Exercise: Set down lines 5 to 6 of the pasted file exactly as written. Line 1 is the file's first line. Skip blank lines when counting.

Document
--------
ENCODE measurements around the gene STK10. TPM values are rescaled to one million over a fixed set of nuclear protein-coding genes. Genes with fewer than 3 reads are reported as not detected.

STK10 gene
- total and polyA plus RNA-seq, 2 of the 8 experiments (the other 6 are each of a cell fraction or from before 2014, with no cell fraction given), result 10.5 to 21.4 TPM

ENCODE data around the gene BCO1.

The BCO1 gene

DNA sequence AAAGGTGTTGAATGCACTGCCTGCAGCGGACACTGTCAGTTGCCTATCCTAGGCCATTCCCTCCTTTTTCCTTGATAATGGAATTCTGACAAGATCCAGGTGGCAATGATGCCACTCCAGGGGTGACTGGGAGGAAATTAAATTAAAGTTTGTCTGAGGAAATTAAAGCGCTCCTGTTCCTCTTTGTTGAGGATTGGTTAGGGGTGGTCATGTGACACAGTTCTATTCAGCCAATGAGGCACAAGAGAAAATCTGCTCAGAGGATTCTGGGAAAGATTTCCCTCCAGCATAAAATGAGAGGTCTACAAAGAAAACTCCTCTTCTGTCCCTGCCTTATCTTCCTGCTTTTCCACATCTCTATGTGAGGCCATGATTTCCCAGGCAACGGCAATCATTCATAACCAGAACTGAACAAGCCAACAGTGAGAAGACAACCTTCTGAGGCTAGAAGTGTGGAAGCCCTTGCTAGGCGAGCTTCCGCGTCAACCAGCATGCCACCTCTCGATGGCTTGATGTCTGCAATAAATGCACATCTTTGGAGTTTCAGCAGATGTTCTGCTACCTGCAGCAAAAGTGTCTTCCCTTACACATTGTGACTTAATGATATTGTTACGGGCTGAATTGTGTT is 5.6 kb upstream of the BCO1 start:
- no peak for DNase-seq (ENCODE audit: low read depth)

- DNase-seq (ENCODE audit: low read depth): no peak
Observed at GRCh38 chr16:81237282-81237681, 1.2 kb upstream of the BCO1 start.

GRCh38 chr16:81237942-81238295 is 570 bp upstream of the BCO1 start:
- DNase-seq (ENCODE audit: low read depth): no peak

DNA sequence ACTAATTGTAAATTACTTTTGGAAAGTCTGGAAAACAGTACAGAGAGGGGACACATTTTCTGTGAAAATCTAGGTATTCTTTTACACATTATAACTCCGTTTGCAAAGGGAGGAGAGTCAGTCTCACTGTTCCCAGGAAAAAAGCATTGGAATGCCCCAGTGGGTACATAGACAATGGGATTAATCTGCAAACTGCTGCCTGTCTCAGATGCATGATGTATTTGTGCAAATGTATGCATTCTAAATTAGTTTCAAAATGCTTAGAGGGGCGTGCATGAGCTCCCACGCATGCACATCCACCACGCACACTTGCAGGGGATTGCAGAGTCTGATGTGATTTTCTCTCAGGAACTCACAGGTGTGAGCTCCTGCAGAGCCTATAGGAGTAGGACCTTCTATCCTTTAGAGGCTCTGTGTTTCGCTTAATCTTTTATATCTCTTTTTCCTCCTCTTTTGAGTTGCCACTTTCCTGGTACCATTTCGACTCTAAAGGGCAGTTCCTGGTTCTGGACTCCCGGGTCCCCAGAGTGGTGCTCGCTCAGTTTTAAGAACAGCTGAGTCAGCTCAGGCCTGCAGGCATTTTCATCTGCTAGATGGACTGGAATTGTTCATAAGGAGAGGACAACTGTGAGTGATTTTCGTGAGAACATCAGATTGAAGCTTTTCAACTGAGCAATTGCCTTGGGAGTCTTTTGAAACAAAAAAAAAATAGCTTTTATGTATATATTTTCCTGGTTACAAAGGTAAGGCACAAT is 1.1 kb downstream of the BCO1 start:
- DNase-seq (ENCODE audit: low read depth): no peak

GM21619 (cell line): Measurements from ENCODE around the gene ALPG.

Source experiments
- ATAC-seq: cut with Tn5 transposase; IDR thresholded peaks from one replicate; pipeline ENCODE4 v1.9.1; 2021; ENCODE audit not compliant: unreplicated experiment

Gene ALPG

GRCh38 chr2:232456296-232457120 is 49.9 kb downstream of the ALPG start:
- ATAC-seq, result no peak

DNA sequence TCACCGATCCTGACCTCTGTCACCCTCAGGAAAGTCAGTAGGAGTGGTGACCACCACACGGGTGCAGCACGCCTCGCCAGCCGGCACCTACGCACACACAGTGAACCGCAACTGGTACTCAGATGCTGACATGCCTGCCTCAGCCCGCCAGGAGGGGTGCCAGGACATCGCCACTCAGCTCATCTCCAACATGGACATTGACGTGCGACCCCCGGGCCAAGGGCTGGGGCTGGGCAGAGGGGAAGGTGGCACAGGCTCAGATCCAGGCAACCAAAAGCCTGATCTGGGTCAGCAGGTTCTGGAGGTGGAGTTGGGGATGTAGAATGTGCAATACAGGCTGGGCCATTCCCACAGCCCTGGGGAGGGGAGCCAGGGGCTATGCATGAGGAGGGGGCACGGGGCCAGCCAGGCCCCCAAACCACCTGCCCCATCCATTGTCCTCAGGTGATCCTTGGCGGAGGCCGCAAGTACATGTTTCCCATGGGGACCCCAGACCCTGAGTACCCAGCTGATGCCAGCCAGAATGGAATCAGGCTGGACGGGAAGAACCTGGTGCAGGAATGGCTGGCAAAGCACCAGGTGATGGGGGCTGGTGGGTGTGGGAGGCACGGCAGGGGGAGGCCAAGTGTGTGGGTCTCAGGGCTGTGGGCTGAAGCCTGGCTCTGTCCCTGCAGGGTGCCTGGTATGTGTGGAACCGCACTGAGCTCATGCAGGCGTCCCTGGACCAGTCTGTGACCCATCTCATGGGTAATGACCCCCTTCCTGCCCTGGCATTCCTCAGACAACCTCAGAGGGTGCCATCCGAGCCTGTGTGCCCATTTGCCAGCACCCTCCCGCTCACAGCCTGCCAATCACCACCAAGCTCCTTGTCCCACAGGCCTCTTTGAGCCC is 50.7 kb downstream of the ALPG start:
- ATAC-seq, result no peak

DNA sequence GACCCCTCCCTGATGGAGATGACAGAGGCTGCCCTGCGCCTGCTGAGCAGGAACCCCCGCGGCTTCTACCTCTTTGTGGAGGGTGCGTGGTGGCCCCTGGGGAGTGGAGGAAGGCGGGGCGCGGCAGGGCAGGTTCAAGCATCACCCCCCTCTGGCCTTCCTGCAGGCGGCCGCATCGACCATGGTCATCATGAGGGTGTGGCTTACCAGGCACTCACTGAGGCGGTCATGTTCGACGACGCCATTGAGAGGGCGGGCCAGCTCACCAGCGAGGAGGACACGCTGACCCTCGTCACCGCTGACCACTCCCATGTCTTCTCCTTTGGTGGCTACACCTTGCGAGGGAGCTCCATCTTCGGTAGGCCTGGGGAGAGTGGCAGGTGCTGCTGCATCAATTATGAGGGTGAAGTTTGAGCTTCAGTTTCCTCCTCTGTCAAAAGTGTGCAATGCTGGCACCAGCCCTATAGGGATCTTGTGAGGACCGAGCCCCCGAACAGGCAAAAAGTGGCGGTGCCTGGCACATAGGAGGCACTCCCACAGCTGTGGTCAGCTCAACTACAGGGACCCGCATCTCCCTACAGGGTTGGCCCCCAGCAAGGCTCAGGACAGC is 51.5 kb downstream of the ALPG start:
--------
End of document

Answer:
The BCO1 gene

DNA sequence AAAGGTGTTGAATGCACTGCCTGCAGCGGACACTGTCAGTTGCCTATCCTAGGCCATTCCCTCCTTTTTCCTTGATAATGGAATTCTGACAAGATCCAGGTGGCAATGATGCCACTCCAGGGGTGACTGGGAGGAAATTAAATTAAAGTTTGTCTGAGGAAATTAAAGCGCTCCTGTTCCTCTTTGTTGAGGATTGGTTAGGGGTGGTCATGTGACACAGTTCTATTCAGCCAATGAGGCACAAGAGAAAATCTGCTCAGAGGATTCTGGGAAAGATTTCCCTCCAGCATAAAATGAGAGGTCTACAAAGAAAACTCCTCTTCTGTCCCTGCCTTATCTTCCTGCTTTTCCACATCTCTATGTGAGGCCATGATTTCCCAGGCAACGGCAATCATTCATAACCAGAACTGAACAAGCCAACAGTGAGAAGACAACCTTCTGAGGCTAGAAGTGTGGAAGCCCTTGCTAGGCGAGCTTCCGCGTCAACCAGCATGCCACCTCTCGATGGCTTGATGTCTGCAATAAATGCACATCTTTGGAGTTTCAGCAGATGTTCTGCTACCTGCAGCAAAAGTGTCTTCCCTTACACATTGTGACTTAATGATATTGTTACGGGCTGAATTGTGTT is 5.6 kb upstream of the BCO1 start: